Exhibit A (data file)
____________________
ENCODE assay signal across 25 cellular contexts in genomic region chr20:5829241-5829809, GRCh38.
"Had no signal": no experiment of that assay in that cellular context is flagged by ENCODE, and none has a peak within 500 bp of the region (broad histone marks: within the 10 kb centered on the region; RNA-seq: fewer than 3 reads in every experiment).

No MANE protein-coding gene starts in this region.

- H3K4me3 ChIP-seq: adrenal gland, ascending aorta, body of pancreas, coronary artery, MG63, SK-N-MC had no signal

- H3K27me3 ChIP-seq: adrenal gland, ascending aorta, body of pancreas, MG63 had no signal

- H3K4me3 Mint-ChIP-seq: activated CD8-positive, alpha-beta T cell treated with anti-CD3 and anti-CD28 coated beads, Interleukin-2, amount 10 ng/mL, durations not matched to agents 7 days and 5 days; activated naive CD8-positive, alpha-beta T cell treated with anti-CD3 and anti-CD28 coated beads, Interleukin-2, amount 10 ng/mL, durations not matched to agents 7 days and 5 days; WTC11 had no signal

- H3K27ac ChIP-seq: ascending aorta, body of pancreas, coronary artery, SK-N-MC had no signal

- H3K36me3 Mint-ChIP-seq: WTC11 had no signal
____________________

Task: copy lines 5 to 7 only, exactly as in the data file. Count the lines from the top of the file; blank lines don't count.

- H3K27me3 ChIP-seq: adrenal gland, ascending aorta, body of pancreas, MG63 had no signal

- H3K4me3 Mint-ChIP-seq: activated CD8-positive, alpha-beta T cell treated with anti-CD3 and anti-CD28 coated beads, Interleukin-2, amount 10 ng/mL, durations not matched to agents 7 days and 5 days; activated naive CD8-positive, alpha-beta T cell treated with anti-CD3 and anti-CD28 coated beads, Interleukin-2, amount 10 ng/mL, durations not matched to agents 7 days and 5 days; WTC11 had no signal

- H3K27ac ChIP-seq: ascending aorta, body of pancreas, coronary artery, SK-N-MC had no signal